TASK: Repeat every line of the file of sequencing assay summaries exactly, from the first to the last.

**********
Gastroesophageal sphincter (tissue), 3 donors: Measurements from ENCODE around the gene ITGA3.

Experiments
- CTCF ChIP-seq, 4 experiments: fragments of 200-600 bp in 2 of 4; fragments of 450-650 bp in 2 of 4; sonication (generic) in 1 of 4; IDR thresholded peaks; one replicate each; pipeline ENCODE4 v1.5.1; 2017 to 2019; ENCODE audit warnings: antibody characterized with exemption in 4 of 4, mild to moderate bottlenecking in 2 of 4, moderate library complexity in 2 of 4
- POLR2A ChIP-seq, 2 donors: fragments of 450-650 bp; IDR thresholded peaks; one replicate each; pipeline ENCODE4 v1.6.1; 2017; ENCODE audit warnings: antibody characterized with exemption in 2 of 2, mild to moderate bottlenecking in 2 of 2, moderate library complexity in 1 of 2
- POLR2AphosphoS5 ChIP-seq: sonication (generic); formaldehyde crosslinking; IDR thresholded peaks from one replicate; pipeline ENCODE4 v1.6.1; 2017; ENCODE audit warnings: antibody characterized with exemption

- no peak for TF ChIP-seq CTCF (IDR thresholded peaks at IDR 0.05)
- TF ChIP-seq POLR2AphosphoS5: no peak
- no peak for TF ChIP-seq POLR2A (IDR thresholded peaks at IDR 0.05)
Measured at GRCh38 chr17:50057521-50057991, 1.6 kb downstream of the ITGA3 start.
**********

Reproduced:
Gastroesophageal sphincter (tissue), 3 donors: Measurements from ENCODE around the gene ITGA3.

Experiments
- CTCF ChIP-seq, 4 experiments: fragments of 200-600 bp in 2 of 4; fragments of 450-650 bp in 2 of 4; sonication (generic) in 1 of 4; IDR thresholded peaks; one replicate each; pipeline ENCODE4 v1.5.1; 2017 to 2019; ENCODE audit warnings: antibody characterized with exemption in 4 of 4, mild to moderate bottlenecking in 2 of 4, moderate library complexity in 2 of 4
- POLR2A ChIP-seq, 2 donors: fragments of 450-650 bp; IDR thresholded peaks; one replicate each; pipeline ENCODE4 v1.6.1; 2017; ENCODE audit warnings: antibody characterized with exemption in 2 of 2, mild to moderate bottlenecking in 2 of 2, moderate library complexity in 1 of 2
- POLR2AphosphoS5 ChIP-seq: sonication (generic); formaldehyde crosslinking; IDR thresholded peaks from one replicate; pipeline ENCODE4 v1.6.1; 2017; ENCODE audit warnings: antibody characterized with exemption

- no peak for TF ChIP-seq CTCF (IDR thresholded peaks at IDR 0.05)
- TF ChIP-seq POLR2AphosphoS5: no peak
- no peak for TF ChIP-seq POLR2A (IDR thresholded peaks at IDR 0.05)
Measured at GRCh38 chr17:50057521-50057991, 1.6 kb downstream of the ITGA3 start.